# When do you make use of “≡” when verifying trigonometric identities?

My understanding is that I only use the symbol in lines where I make use of trigonometric identities.

Example: Prove $1+\tan^2x=\sec^2x$

$1+\tan^2x$

$≡1+\frac{\sin^2x}{\cos^2x}$ I make use of the triple bar here because I used a trig identity.

$=\frac{\cos^2x+\sin^2x}{\cos^2x}$ I only make use of the equal sign here since I didn't use any trig identities.

$≡\frac{1}{\cos^2x}$ I used the triple bar again because I used an identity.

$≡\sec^2x$

Is my understanding on its usage correct? Or should I be using the triple bar for all lines?

• It has nothing to do with trigonometric identities, it has to do with other things – Zelos Malum Oct 30 '15 at 13:59
• Yes, I get that. But say for example I'm using this sign when I'm verifying an identity. Am I actually using it right? – boni12345 Oct 30 '15 at 14:01
• The standard use of $\equiv$ is completely different. None of the uses you propose are helpful or likely to be considered correct to the general mathematical reader. – Simon S Oct 30 '15 at 14:01
• This sign is used when something is identically equals to another thing (in your case, it is true for any $x\neq \pi/2+k\pi$. I'd recommand to use $=$ and not $\equiv$, the latter being used in other fields of mathematics for particular purposes. – MoebiusCorzer Oct 30 '15 at 14:02
• No, the tripple line equality sign is commonly used for either definition, this is the case because I define it so, or it has been defiend as such. Or because we're dealing with modulo. – Zelos Malum Oct 30 '15 at 14:02

In this context, I would recommend either:

1. don't use $\equiv$ at all, or
2. only use $\equiv$ to indicate implicit universal quantification.

Let me explain what I mean by (2).

There's this concept of universal quantification that all mathematics is based on. Its really important. If you understand it, math probably makes sense to you. If you don't, it probably doesn't. Unfortunately, this concept usually isn't taught until very late into one's university education, despite that essentially all of high school mathematics secretly uses it all the time! This makes mathematics look way crazier than it really is, which is a real shame.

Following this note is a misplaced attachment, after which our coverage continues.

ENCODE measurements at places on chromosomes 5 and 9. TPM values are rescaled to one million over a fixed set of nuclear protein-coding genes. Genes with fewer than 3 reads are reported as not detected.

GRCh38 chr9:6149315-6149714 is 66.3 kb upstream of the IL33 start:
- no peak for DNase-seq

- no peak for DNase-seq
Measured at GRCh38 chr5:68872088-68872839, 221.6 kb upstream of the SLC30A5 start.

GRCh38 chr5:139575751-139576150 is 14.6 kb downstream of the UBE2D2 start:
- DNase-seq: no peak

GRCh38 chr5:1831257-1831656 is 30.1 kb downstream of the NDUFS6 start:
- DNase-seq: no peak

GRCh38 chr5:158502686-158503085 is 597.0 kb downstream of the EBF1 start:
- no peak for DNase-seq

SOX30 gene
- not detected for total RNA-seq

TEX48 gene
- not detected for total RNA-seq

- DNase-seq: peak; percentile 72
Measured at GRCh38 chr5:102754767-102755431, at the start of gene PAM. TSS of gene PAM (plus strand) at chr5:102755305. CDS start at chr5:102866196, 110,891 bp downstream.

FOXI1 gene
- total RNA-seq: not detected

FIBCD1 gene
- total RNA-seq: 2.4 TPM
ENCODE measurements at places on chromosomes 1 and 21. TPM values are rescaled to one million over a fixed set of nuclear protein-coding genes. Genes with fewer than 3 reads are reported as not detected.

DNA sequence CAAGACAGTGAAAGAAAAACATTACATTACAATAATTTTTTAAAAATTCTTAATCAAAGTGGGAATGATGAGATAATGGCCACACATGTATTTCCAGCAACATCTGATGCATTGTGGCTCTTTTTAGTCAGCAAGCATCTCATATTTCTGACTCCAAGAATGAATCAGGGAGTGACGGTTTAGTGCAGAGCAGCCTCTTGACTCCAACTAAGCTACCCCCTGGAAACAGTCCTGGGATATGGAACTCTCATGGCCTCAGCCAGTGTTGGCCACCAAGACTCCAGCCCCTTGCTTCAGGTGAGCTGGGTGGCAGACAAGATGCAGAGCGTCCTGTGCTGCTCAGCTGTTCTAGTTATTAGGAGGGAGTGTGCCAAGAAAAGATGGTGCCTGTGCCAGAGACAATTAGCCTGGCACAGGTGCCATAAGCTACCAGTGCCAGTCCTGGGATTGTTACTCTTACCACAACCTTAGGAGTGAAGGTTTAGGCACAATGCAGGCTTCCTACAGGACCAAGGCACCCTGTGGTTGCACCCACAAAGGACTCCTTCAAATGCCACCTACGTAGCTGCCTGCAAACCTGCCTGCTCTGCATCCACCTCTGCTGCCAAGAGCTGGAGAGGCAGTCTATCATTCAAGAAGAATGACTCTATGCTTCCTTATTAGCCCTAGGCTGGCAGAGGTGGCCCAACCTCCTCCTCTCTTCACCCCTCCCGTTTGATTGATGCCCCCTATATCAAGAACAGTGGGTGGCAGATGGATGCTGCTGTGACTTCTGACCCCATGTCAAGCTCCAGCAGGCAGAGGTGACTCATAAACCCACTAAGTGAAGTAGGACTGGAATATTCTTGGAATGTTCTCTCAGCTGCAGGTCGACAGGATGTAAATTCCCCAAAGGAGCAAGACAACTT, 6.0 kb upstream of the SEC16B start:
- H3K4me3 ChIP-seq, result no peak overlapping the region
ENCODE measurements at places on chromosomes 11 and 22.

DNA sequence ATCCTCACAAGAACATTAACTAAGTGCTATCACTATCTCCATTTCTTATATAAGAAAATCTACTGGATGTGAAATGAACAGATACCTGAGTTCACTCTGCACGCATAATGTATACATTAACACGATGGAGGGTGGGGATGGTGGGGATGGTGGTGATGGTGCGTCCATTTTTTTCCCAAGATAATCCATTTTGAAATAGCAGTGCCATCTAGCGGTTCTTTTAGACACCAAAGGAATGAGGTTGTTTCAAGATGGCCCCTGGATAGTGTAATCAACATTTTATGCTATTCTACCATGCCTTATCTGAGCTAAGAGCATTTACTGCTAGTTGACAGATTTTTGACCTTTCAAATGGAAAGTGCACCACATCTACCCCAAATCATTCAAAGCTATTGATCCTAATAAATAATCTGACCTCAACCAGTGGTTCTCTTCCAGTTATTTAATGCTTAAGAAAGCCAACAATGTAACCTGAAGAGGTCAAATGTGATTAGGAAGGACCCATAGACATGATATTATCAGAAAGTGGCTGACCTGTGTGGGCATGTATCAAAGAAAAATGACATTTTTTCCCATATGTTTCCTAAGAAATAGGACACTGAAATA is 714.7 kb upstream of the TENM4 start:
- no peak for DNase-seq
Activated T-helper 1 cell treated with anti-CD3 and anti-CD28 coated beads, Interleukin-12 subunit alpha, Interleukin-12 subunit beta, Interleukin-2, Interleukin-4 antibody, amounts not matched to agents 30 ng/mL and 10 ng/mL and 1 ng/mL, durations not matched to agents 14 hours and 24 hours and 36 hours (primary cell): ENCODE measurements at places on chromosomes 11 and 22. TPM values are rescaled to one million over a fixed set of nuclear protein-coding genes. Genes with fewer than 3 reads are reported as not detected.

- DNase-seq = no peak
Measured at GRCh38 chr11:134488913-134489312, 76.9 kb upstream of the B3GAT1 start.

So, let me try to explain it.

This will have the added benefit that you will know when to use $\equiv,$ in line with recommendation (2). Of course, you can always take recommendation (1) and just forget about $\equiv$ altogether... In any event, understanding this stuff is REALLY important.

Universal quantification.

Suppose we know that $\sin^2 \theta + \cos^2\theta = 1$.

Then obviously, we can deduce that $\sin^2(\theta+1)+\cos^2(\theta+1) = 1$.

(Think about why. This should be intuitively obvious. Don't read on until its obvious.)

Okay, suppose we instead know that $3x=2$. Can we deduce that $3(x+1) = 2$? Of course, we cannot. After all, the first statement is equivalent to $x=3/2$. The second statement is equivalent to $x=1/2$. Obviously, neither implies the other.

So what's really going on here?

Let me explain.

If someone says "we know that $3x=2$," then what they probably mean is exactly what they said. Basically, $x$ is understood to be some fixed but arbitrary real number, and we know that $3$ times that number equals $2$, or in other words that $3x=2$. We can then proceed to find $x$ (if we want).

But if someone says "we know that $\sin^2 \theta + \cos^2\theta = 1$," what they probably mean is: "we know that for each and every real number $\theta$, it holds that $\sin^2 \theta + \cos^2\theta = 1$." Obviously, we cannot proceed to find $\theta$ in this case, because we're talking about each and every possible $\theta$, not some specific $\theta$.